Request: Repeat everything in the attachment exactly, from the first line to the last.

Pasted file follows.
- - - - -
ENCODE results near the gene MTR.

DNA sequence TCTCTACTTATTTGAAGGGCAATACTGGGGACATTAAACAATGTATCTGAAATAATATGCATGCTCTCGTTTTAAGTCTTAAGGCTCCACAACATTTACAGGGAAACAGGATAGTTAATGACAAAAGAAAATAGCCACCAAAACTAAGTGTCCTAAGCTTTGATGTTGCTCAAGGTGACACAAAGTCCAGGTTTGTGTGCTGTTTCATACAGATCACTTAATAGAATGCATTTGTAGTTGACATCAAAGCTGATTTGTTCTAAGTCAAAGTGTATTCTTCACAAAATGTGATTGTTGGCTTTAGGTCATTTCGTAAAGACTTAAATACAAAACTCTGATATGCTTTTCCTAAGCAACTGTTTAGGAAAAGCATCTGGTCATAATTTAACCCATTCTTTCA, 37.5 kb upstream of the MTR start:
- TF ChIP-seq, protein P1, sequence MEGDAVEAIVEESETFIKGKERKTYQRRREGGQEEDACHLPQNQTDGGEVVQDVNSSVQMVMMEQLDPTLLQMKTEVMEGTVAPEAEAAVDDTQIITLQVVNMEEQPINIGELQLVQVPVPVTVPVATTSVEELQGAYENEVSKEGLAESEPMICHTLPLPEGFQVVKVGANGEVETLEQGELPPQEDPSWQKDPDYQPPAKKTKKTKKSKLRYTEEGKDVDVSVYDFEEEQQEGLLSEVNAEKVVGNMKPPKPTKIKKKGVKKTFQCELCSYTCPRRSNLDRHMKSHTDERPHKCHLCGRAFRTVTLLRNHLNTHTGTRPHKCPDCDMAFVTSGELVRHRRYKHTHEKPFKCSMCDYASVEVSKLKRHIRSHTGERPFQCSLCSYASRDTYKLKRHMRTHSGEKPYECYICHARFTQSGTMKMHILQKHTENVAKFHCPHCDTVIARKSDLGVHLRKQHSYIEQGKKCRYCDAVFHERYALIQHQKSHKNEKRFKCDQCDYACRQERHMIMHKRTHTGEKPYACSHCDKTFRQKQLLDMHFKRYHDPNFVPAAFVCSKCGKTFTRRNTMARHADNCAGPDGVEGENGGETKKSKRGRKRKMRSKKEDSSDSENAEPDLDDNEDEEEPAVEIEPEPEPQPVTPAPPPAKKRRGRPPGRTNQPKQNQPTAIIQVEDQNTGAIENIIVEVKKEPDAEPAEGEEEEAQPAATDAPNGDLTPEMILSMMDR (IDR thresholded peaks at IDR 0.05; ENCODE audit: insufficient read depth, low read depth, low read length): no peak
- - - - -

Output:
ENCODE results near the gene MTR.

DNA sequence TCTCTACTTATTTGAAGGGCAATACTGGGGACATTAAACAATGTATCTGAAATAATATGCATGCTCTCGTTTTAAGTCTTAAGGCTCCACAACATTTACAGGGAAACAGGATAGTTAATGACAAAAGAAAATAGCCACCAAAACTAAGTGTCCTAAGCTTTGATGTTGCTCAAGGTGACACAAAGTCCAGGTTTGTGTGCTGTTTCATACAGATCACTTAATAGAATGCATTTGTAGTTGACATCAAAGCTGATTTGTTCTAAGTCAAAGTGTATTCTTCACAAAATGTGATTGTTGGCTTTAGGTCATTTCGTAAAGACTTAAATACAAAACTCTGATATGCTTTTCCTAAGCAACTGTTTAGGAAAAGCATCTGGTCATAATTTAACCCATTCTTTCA, 37.5 kb upstream of the MTR start:
- TF ChIP-seq, protein P1, sequence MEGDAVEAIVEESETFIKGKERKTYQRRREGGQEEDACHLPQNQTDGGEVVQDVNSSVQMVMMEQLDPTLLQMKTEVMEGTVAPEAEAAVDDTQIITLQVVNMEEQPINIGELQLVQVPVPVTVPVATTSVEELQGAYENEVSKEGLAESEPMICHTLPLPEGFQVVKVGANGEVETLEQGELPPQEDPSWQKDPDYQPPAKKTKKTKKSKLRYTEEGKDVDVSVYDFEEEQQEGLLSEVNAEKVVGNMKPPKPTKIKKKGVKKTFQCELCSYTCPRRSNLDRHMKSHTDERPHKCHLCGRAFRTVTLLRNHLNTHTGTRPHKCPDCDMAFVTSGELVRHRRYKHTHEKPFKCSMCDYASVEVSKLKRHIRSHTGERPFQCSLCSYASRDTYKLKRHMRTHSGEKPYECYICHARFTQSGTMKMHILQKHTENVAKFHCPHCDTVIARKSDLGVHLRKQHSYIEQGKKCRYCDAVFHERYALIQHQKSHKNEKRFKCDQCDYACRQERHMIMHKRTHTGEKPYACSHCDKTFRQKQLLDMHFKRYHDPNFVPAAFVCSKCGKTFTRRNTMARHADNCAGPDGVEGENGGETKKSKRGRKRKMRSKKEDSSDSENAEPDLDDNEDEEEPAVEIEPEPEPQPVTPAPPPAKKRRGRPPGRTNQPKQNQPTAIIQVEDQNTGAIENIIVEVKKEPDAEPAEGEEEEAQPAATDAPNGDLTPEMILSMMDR (IDR thresholded peaks at IDR 0.05; ENCODE audit: insufficient read depth, low read depth, low read length): no peak